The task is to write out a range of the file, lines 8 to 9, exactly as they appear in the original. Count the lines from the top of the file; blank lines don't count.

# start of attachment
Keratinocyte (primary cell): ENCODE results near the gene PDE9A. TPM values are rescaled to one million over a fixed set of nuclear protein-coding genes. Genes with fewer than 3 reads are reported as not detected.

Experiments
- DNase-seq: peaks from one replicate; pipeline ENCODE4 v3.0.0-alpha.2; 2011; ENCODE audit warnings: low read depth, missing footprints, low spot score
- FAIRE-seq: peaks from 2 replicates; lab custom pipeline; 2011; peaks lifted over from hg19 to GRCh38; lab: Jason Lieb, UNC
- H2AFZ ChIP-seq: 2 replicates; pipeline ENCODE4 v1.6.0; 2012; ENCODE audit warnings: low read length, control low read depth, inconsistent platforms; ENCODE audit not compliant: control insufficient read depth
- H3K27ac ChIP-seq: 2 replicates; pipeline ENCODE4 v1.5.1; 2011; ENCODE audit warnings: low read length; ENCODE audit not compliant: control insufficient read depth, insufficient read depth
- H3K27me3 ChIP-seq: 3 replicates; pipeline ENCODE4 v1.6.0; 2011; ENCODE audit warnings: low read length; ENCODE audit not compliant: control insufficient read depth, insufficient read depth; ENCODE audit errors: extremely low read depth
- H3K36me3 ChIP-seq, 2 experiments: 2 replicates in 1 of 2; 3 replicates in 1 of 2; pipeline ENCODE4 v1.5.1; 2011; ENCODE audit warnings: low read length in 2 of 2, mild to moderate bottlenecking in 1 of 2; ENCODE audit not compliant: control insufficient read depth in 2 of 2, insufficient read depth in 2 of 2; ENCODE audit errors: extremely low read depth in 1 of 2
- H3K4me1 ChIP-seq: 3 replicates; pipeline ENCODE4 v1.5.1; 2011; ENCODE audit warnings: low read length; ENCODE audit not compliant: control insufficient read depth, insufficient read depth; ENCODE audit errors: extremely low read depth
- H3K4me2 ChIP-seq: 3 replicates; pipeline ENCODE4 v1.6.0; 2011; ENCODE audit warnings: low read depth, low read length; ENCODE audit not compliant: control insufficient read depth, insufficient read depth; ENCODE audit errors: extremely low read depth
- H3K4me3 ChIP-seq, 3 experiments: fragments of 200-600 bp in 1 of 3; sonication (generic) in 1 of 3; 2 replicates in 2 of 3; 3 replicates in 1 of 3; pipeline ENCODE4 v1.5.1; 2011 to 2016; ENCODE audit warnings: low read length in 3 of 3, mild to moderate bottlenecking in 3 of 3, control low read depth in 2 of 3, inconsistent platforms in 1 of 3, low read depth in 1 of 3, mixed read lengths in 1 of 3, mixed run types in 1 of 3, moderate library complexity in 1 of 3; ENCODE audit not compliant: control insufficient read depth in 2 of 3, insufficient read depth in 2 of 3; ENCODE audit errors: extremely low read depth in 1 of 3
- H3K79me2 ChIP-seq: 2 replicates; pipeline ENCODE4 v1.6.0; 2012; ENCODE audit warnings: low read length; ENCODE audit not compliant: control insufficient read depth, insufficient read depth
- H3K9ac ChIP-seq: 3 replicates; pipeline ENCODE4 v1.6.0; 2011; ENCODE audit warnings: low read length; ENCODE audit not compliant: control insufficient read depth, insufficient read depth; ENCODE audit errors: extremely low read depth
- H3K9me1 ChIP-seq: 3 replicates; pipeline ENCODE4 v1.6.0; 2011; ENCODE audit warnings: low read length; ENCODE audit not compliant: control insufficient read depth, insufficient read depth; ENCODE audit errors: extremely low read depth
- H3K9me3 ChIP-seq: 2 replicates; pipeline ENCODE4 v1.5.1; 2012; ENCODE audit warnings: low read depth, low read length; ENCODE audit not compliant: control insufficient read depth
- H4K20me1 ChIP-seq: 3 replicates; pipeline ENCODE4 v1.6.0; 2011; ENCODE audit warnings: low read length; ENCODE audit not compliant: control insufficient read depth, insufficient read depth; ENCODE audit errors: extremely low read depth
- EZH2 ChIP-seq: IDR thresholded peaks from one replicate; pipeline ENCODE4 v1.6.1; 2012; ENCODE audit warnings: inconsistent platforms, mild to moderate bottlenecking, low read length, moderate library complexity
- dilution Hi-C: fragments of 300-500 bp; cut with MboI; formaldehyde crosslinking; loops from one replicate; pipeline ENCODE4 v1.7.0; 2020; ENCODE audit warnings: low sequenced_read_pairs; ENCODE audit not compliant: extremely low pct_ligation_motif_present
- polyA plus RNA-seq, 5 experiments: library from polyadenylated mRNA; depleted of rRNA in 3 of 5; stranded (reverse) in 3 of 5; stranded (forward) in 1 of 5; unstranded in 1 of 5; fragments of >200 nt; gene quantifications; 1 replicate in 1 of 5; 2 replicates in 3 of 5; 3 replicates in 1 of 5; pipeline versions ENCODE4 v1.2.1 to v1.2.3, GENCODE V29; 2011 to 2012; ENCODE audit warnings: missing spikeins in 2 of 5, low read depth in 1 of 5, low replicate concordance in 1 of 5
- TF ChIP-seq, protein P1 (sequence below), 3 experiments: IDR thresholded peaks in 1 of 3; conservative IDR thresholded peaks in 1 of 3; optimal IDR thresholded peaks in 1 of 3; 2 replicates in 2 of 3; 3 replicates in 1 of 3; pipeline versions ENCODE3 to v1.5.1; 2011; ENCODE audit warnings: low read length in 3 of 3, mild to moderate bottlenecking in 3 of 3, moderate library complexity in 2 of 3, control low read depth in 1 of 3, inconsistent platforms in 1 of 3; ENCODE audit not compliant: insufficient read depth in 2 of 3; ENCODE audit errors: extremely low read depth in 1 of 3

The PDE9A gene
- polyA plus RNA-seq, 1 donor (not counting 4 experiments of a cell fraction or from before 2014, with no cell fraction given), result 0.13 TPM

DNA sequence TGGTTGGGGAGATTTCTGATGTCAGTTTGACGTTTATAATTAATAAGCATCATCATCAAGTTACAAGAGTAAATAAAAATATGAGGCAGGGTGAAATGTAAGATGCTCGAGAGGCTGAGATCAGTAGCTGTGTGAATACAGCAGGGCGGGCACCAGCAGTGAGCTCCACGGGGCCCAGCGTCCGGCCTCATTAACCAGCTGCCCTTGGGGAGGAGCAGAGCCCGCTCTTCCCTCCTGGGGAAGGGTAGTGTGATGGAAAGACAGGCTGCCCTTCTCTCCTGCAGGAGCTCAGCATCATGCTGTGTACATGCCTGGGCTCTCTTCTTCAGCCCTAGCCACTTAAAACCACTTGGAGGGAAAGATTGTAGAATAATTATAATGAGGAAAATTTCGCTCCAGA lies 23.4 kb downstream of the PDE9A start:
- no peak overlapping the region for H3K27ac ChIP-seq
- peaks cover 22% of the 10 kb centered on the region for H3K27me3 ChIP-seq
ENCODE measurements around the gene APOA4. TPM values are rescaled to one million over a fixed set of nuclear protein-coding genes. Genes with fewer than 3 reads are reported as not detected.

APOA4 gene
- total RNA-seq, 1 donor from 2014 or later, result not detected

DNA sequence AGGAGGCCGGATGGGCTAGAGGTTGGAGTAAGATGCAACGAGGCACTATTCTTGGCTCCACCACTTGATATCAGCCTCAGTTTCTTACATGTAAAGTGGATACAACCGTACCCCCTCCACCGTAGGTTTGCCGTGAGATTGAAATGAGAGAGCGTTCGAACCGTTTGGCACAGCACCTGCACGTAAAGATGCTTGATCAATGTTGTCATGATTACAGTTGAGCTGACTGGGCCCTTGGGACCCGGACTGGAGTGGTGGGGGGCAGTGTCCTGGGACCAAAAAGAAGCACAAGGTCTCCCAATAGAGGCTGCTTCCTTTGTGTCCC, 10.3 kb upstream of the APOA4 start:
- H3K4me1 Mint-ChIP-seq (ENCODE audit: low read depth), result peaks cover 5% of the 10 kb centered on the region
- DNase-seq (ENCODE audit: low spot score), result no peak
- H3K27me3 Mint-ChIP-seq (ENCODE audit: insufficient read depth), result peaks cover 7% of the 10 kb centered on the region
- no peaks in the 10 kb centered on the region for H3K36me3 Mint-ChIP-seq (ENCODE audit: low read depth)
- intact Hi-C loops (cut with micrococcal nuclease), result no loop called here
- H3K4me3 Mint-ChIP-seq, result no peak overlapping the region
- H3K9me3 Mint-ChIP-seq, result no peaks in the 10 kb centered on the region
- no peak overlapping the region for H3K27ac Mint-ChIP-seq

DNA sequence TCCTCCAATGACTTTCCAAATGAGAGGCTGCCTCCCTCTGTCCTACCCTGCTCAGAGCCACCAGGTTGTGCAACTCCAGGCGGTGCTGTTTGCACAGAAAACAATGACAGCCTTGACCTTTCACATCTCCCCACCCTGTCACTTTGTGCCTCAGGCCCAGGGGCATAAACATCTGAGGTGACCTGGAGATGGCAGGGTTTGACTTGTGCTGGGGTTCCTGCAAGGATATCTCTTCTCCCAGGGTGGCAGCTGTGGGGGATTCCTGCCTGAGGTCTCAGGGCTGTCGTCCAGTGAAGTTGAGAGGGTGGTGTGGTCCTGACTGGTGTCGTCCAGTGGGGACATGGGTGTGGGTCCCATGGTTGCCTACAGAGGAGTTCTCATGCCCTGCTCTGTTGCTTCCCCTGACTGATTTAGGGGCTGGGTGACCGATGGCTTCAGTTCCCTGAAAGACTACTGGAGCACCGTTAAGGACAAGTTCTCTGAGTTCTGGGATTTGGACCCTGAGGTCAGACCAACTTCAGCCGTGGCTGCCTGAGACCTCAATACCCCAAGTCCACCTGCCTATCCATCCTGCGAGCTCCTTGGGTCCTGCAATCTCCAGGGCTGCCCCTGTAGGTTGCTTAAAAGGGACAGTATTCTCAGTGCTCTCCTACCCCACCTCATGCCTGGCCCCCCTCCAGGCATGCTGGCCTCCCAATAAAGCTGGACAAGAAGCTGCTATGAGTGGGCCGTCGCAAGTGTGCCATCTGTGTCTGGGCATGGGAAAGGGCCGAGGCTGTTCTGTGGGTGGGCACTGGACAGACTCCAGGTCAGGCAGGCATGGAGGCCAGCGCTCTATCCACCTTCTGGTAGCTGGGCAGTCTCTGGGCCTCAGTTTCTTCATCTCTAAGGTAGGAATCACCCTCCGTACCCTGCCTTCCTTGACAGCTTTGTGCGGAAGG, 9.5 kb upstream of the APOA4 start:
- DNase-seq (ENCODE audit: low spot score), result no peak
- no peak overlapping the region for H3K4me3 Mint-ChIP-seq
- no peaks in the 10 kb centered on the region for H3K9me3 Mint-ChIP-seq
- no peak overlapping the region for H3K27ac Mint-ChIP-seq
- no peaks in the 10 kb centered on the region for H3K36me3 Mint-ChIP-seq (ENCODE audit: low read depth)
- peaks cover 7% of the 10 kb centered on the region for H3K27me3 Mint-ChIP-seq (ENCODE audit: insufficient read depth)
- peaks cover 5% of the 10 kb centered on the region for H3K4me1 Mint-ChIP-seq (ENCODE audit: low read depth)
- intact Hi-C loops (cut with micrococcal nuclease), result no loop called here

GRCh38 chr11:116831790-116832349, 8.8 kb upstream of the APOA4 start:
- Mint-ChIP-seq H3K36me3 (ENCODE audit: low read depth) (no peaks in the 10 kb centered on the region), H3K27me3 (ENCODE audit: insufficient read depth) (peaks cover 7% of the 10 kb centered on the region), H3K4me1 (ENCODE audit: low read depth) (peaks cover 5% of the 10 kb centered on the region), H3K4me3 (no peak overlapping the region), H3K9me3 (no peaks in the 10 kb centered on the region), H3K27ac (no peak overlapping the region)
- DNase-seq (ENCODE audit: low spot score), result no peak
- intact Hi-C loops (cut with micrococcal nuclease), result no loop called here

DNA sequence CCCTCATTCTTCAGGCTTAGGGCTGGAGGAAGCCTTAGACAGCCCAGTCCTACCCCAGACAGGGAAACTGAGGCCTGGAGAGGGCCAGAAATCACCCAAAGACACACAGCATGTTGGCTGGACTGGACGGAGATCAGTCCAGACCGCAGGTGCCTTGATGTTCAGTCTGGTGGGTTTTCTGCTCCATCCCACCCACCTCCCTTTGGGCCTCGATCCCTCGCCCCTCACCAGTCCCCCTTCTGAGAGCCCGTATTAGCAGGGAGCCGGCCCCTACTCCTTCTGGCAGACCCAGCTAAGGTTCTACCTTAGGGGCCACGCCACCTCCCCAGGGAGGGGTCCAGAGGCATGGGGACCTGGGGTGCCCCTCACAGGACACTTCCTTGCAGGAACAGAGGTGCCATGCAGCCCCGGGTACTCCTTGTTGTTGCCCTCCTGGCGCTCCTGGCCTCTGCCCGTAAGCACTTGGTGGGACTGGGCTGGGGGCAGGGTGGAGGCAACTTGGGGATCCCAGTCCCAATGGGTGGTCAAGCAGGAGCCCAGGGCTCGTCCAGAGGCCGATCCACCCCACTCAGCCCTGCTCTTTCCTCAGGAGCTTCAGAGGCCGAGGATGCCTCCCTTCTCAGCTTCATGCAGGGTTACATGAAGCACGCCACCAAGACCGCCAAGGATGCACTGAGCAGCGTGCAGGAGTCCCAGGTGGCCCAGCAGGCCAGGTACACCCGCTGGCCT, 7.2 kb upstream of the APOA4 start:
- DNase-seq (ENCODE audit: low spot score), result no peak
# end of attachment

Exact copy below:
- H3K36me3 ChIP-seq, 2 experiments: 2 replicates in 1 of 2; 3 replicates in 1 of 2; pipeline ENCODE4 v1.5.1; 2011; ENCODE audit warnings: low read length in 2 of 2, mild to moderate bottlenecking in 1 of 2; ENCODE audit not compliant: control insufficient read depth in 2 of 2, insufficient read depth in 2 of 2; ENCODE audit errors: extremely low read depth in 1 of 2
- H3K4me1 ChIP-seq: 3 replicates; pipeline ENCODE4 v1.5.1; 2011; ENCODE audit warnings: low read length; ENCODE audit not compliant: control insufficient read depth, insufficient read depth; ENCODE audit errors: extremely low read depth